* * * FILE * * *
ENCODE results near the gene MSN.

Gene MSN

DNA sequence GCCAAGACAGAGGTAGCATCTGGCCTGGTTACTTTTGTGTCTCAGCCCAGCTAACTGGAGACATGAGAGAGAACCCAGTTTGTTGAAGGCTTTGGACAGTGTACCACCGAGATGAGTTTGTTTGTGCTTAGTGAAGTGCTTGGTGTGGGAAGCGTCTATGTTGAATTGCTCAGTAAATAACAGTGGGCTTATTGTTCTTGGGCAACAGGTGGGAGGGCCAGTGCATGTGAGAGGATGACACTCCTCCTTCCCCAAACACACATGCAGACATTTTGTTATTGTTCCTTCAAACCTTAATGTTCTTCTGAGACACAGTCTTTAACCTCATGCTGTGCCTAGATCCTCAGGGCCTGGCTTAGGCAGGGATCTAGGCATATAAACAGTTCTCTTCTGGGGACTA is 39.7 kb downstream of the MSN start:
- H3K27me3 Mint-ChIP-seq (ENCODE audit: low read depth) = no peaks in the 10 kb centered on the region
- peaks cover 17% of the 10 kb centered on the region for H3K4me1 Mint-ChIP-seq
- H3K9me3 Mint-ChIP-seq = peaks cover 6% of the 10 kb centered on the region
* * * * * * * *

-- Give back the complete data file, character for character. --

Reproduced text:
ENCODE results near the gene MSN.

Gene MSN

DNA sequence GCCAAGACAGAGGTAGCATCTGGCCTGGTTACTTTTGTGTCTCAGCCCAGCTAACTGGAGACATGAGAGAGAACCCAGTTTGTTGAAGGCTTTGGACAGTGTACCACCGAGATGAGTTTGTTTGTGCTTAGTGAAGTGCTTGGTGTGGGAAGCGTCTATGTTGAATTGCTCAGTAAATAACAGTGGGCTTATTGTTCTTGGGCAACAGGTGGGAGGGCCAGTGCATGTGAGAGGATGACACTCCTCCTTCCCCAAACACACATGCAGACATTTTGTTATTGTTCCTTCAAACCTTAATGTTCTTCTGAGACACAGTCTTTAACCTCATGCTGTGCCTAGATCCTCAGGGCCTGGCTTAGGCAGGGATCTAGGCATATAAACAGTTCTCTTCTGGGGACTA is 39.7 kb downstream of the MSN start:
- H3K27me3 Mint-ChIP-seq (ENCODE audit: low read depth) = no peaks in the 10 kb centered on the region
- peaks cover 17% of the 10 kb centered on the region for H3K4me1 Mint-ChIP-seq
- H3K9me3 Mint-ChIP-seq = peaks cover 6% of the 10 kb centered on the region